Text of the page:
If people are aware of the space they are in, they can make better use of that space. Semantic descriptions, enriched with landmark information, give a more human-like navigation
International Cartographic Association
As an old science and art, what are the challenges facing cartography today?
I would call cartography a discipline that deals with the triangle of science, art and technology. It has benefitted from its long tradition and history but at the same time, cartography is also as modern as ever due to the increase in demand for geospatial information and the need to comunicate it effectively. Modern cartography is facing challenges like producing cartographic models in near real time. Another challenge before modern cartographers is putting maps on various kinds of devices like mobile phones. There is a need to use the most efficient presentation model for a particular scenario. Today, there are a range of presentation models available, like 2D, 3D, animation etc. Maps are a very powerful tool of communication where a new trend of personalisation is also emerging.
This also ties in with ubiquitous mapping. Can you explain ubiquitous mapping in more detail?
Ubiquitous mapping refers to anything that is derived from Web mapping or location-based services to get access to and have maps available anytime, anywhere. It is not a vision anymore. It is already a possibility in mobile phones. But, there are more variables to cover, most notably the user. Every user has different needs and interests and the scenario they are in can be modelled. Adopting ubiquitous computing in our domain will significantly impact cartography in the future.
You have talked of cartography as communication. Can you discuss geomedia techniques?
Geomedia techniques are the underpinning technologies used to fulfill the task of communicating spatial information. Any technique, be it map, a 3D model or location-based augmented reality, which is related to location or geo-datum, is a geomedia technique.
How does visualisation fit in?
Visualisation is a method of communication to make use of the geomedia techniques.
Other than visualisation, modern cartography includes non-visualisation techniques and methods as well. For example, a car navigation system is a cartographic task. If someone needs directions while driving on a highway, they would prefer acoustic information to a map. They would prefer may be a small graphical representation of an area. This is a cartographic task whereby spatial information is being communicated in innovative.
So, cartography is no longer only about the visual aspect?
Modern cartography includes all kinds of communication channels. That is why it makes sense to have multimedia packages and acoustic channels to transmit spatial information. Human beings are very visually oriented and even if they have all kinds of acoustic possibilities and options, they would still like to have a map or a small screen device.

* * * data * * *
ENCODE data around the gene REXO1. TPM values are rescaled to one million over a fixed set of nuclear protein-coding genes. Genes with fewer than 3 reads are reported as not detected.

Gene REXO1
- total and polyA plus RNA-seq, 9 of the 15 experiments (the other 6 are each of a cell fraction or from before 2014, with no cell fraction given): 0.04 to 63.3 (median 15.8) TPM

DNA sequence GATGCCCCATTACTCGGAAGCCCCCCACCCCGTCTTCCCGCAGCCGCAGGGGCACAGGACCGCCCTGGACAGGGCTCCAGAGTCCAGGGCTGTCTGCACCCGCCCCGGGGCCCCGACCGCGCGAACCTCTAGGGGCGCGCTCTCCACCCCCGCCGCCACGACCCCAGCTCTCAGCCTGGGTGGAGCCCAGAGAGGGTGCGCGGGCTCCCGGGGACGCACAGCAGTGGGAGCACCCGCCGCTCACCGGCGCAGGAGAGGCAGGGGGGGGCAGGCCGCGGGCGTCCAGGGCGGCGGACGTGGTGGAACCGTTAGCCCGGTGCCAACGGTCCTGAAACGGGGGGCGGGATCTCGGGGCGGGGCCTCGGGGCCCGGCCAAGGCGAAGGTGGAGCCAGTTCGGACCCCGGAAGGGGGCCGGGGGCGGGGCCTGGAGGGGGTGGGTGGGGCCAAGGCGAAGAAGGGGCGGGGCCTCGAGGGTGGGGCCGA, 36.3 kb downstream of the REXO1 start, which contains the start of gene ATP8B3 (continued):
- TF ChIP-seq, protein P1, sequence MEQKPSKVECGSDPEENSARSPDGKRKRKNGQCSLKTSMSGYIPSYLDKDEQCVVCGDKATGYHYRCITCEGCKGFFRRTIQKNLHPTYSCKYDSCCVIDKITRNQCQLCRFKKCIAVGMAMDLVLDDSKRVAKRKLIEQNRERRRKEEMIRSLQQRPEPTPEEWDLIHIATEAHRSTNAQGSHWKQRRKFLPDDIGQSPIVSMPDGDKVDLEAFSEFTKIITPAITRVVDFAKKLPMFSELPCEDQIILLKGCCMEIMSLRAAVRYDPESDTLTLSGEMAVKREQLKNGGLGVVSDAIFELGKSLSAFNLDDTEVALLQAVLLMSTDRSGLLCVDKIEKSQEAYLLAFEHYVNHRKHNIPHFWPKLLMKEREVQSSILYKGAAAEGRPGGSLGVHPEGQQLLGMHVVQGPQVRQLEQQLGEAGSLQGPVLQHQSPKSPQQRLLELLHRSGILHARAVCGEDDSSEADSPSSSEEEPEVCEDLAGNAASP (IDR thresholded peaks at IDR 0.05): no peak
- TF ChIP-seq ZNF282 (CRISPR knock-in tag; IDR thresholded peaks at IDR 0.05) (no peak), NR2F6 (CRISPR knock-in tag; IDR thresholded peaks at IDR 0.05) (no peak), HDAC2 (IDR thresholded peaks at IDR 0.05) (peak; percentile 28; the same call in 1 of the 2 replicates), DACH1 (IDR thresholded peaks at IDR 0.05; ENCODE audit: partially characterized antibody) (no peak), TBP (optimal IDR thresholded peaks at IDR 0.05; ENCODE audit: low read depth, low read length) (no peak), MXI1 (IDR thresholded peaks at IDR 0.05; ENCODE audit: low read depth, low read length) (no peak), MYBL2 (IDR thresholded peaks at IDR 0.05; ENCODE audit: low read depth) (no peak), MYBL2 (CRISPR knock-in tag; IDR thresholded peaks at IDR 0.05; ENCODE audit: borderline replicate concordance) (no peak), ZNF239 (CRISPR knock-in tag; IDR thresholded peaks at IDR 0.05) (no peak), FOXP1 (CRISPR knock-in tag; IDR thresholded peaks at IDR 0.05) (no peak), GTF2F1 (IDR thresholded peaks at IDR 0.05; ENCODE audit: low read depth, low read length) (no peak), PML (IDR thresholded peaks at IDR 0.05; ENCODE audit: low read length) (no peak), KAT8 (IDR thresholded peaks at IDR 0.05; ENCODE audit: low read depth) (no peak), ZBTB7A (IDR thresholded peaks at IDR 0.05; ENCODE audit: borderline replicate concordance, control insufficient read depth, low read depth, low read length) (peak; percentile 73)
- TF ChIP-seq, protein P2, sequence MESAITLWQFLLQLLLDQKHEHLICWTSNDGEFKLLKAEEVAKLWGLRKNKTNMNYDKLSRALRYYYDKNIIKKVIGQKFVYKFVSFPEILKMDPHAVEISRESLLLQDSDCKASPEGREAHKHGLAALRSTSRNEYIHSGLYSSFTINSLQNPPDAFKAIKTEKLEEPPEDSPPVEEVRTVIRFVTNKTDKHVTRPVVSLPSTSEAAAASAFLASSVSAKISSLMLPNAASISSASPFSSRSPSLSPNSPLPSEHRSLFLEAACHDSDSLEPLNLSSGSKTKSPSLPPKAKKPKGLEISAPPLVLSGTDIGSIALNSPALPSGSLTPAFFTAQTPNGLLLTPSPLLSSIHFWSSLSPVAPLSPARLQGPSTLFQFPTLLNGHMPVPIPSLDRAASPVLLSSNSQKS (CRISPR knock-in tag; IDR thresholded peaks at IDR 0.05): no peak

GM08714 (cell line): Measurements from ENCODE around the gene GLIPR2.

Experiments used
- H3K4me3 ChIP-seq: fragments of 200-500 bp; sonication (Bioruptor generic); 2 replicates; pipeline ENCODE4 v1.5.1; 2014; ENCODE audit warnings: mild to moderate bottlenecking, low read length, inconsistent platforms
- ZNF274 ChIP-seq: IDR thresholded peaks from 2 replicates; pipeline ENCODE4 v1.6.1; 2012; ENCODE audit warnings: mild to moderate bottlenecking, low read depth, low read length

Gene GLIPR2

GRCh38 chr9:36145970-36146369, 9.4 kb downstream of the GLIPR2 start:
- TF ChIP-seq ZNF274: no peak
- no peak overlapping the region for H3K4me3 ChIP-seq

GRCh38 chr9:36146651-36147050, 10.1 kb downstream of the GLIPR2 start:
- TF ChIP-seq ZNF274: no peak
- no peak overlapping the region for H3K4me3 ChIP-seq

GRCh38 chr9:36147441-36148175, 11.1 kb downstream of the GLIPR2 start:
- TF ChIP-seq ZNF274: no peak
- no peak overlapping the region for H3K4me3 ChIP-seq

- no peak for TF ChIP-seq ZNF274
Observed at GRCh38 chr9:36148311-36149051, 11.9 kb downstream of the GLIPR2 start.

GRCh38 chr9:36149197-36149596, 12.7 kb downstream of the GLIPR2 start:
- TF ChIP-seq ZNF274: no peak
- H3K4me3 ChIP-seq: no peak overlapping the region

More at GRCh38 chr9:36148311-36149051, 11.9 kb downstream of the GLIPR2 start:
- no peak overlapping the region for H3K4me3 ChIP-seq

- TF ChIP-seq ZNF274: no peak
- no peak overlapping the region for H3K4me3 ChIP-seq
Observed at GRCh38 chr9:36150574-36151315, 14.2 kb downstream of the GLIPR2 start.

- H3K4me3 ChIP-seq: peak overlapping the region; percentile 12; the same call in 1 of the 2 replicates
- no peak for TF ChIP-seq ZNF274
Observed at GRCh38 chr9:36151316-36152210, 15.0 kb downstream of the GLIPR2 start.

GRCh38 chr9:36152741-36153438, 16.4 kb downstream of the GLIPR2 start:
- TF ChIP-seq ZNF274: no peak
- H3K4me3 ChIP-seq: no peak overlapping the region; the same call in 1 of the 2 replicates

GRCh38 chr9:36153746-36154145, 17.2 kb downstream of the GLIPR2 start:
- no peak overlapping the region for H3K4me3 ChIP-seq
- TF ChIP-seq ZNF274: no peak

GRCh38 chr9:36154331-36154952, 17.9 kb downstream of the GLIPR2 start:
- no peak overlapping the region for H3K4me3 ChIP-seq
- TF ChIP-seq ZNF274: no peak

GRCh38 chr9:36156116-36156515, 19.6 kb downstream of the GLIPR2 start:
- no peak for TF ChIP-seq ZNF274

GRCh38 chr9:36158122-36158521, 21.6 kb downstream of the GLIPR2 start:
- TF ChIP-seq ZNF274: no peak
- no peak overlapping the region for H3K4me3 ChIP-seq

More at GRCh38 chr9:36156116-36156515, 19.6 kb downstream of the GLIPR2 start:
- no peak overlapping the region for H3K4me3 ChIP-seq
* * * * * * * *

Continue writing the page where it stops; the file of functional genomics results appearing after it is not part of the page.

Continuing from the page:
In many Asian countries, people are more used to non-visual approach. If they want to go to a particular place, they simply ask for directions…
I will give you the example of wayfinding. If a person wants to find his way from place A to place B, there are various possibilities involved. If a person has to find a place, then no doubt, the easiest way would be to ask someone for directions. But in my view, this process will give what I call distorted mental awareness of space. A person might be able to find way from point A to B but might not be able to find the way back, or take a shortcut. Our research has shown that people are not able to act in space properly if they have a distorted awareness of the space.
On the other hand, research shows that if the person is using a map, that feeds him and allows him to act in space. I call it spatial awareness. If people are aware of the space which they are in, they can make better use of that space. Semantic descriptions, enriched with landmark information, give us a more human-like navigation.
At the same time, we are also trying to analyse things like why human beings tend to act/react differently in different places in terms of navigation. It also relates to a person’s emotional relation to space. We, as humans, have a permanent emotional relation with space. For example, a girl, at night time, would wish to take a certain route because of the comfort factor even if it is not the shortest. We are undertaking an approach known as EmoMap (emotional map), as a layer to Open- StreetMap. Here, our relations to space are being mapped.
The address system in Europe is very organised but in countries like India, addresses are not very well defined. People usually position themselves with their neighbours. Can EmoMap play a role in such a situation?
I agree that such situations need a structured system. Emotional mapping can have its advantages in such a system. For example, if one wants to give directions to an old relative, they can refer to landmarks that existed earlier but no longer exist. The relatives can identify with such landmarks. So if I am connected via social media to a particular group of people, I can use EmoMap in a way that I allow them to get my personalised spatial relations as well. Where the public in general is concerned, I can aggregate that information. Therefore, many people who have the same pattern lead to a particular recommendation. We call this collaborative filtering – search engines use the same technique.